Also writing with my class at Linda & Jonathan's Class Blog
Day Eleven of the Two Writing Teachers Slice of Life Challenge. And, Come Visit the Nonfiction Picture Book Challenge hosted by Alyson Beecher at Kidlit Frenzy.
One large slice of every day of my life involves books, sharing with students, with our librarians, with my granddaughters, anyone really who would like to hear about the latest books I've loved. In the past year, I've been reading more and more non-fiction for all ages, and much of this learning has come with connecting with Alyson Beecher, and those who share non-fiction picture books each week on Wednesdays. I'm happy to share a couple of recent books with the slicing community today, too. If you don't know them, you should take a look. Some of the blogs I read have reviewed them, and I thank them for sharing so I can discover the books, too.
One Plastic Bag, Isatou Ceesay and The Recycling Women of The Gambia - written by Miranda Paul and illustrations by Elizabeth ZunonWhen someone sees a need, or even worse, "lives a need" and steps up to do something to fulfill that need, it's a special person. And living in tough circumstances, yet still taking the time to solve a problem, taking a risk that means learning to do something no one else was doing, no matter how hard, no matter who laughed, then that person is a hero.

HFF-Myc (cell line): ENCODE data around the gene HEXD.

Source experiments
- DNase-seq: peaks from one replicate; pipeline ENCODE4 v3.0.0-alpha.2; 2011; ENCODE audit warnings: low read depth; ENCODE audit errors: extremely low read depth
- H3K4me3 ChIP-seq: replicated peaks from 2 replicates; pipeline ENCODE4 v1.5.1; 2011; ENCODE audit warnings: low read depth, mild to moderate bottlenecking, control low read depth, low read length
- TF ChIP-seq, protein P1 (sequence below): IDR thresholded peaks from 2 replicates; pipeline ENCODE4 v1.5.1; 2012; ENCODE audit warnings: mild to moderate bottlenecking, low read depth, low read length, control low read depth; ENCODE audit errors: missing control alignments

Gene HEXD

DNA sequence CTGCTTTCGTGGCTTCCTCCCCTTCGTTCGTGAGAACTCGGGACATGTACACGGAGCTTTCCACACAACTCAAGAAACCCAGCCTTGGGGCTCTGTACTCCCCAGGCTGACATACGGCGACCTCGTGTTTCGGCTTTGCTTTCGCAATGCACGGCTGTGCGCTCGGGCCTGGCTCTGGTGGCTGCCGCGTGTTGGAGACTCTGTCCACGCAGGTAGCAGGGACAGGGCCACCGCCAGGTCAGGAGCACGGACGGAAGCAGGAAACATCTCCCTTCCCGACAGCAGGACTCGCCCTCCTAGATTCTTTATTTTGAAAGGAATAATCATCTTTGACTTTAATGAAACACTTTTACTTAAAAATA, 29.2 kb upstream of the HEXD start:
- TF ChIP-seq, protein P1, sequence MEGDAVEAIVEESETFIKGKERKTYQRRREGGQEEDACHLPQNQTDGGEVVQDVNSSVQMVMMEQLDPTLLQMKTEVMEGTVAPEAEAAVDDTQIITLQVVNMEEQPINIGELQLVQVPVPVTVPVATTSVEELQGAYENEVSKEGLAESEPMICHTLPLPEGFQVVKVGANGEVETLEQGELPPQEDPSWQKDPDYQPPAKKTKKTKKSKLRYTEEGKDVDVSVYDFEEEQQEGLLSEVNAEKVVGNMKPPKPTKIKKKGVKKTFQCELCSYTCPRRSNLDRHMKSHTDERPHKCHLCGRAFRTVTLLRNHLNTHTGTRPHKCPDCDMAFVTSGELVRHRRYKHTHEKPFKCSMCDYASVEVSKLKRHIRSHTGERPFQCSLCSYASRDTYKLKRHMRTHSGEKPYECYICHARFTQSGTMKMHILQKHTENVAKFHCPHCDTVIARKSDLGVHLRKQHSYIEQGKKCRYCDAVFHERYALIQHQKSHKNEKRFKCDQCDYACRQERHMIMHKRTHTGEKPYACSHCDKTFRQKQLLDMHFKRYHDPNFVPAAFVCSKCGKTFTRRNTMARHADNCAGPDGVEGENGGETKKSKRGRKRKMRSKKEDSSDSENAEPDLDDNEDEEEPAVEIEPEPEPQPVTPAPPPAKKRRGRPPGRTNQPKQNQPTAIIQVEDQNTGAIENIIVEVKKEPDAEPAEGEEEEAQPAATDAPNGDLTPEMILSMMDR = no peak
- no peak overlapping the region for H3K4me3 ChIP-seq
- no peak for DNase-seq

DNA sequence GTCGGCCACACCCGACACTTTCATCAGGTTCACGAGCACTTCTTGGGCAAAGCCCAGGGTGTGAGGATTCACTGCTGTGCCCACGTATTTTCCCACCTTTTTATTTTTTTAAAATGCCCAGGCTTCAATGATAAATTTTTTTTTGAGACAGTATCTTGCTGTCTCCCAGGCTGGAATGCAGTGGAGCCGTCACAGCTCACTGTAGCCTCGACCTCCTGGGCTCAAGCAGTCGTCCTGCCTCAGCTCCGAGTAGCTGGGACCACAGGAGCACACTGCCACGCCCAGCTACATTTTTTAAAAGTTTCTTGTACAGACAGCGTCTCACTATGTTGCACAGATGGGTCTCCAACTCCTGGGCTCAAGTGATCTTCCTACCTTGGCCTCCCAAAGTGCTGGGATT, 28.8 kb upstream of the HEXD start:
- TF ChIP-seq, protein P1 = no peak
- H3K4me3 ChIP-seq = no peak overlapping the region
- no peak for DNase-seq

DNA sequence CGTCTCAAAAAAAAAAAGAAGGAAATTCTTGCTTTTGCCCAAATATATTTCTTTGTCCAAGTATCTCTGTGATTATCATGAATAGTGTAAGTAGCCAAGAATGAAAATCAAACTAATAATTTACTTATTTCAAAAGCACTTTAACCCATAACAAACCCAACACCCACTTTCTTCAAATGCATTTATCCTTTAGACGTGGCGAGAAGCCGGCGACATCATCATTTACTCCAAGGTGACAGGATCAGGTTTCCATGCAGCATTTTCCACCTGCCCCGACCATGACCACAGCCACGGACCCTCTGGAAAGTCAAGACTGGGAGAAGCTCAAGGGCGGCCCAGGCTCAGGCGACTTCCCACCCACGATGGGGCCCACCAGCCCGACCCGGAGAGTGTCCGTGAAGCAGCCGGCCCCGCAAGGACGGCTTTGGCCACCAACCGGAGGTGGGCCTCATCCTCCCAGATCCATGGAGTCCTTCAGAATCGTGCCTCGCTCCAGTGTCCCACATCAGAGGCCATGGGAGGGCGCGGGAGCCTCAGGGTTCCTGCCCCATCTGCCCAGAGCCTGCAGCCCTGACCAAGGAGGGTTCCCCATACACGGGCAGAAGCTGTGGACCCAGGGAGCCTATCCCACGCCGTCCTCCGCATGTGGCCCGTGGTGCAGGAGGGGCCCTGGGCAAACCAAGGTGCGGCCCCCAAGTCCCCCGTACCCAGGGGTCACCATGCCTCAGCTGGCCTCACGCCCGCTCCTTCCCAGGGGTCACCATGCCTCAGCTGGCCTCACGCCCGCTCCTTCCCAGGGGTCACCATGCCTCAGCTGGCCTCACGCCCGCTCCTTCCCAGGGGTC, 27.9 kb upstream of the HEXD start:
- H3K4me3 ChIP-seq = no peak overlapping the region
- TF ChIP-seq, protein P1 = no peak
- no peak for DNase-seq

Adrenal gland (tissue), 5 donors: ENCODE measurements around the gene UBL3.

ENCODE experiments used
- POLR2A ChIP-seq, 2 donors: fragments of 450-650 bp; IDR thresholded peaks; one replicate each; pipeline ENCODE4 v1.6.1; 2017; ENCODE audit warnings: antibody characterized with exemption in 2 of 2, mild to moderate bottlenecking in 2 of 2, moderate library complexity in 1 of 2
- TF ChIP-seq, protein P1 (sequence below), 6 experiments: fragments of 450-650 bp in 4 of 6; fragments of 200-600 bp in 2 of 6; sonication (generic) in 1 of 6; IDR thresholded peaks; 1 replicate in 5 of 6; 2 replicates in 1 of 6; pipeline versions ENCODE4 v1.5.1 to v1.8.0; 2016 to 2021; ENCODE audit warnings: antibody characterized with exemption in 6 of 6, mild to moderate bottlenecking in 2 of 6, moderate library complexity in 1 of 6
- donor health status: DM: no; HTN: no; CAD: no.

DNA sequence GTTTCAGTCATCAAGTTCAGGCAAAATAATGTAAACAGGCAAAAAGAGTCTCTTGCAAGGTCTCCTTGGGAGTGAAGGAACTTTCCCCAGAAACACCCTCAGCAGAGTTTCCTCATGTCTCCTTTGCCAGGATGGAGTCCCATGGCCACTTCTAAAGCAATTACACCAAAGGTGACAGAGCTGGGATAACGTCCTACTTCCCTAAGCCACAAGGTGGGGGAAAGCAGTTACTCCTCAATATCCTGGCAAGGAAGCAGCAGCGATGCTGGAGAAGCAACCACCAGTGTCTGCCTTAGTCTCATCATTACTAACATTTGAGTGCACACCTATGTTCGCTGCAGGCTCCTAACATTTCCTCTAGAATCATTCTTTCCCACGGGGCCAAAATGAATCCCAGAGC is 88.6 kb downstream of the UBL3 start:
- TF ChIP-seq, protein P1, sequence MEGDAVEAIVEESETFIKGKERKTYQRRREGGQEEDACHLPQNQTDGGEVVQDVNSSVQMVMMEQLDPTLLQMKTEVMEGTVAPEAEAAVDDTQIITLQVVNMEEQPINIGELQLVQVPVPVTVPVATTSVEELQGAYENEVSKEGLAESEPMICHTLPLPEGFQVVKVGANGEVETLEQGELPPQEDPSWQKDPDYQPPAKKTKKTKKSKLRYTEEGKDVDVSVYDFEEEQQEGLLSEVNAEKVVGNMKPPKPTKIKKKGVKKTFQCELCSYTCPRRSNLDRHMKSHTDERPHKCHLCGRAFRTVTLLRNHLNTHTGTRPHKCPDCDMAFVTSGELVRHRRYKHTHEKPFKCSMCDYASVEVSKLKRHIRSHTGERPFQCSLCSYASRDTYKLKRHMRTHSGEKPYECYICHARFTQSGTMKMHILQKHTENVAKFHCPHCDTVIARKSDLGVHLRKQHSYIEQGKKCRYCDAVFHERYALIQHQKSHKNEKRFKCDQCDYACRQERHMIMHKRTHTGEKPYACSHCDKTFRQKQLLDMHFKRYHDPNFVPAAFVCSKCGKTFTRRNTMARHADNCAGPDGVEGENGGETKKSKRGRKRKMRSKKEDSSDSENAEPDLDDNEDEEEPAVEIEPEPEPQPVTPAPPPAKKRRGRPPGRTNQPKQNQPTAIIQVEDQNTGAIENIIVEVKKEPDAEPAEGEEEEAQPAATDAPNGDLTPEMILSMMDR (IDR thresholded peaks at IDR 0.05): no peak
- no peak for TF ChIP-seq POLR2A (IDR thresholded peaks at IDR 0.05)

In this story, the hero is Isatou Ceeay who as a young girl saw family goats die because of the ingestion of plastic bags. Those hundreds of bags were in the community dump, along the walkways, everywhere! Isatou had an idea, she began collecting them, got others to help. They first washed them, and everyone laughed. Then they thought they could crochet something if they cut the bags into strips, creating plastic thread. And others laughed. They took purses crocheted from plastic bags, and people laughed. But, a big but, the purses were beautiful, and people bought them, and Isatou took enough money home so the family could buy a goat. They laughed then, but for the right reason! The book shows that this story didn't end there. The women of The Gambia still collect the bags, and the back matter tells that the dump is not so disease-ridden, families are healthier, all because someone had an idea, took a risk, became a hero. The illustrations are filled with gorgeous color. Here's a sample:
The women crochet by candlelight, away from those who mock them . . .
Earmuffs for Everyone, How Chester Greenwood Became Known As The Inventor of Earmuffs - written by illustrated by Meghan McCarthy
Chester Greenwood wasn't the first inventor to fashion something to keep one's ears warm, but he was the first one to devise something that was warm and comfortable against the head and ear. The book tells the story of a variety of inventors that I suppose rejected head gear, wishing only for something for those exposed ears! The illustrations are cartoon-like, show quite a few different characters throughout the book wearing earmuffs. It's both amusing and informative, about taking an idea and improving it because you have a better idea!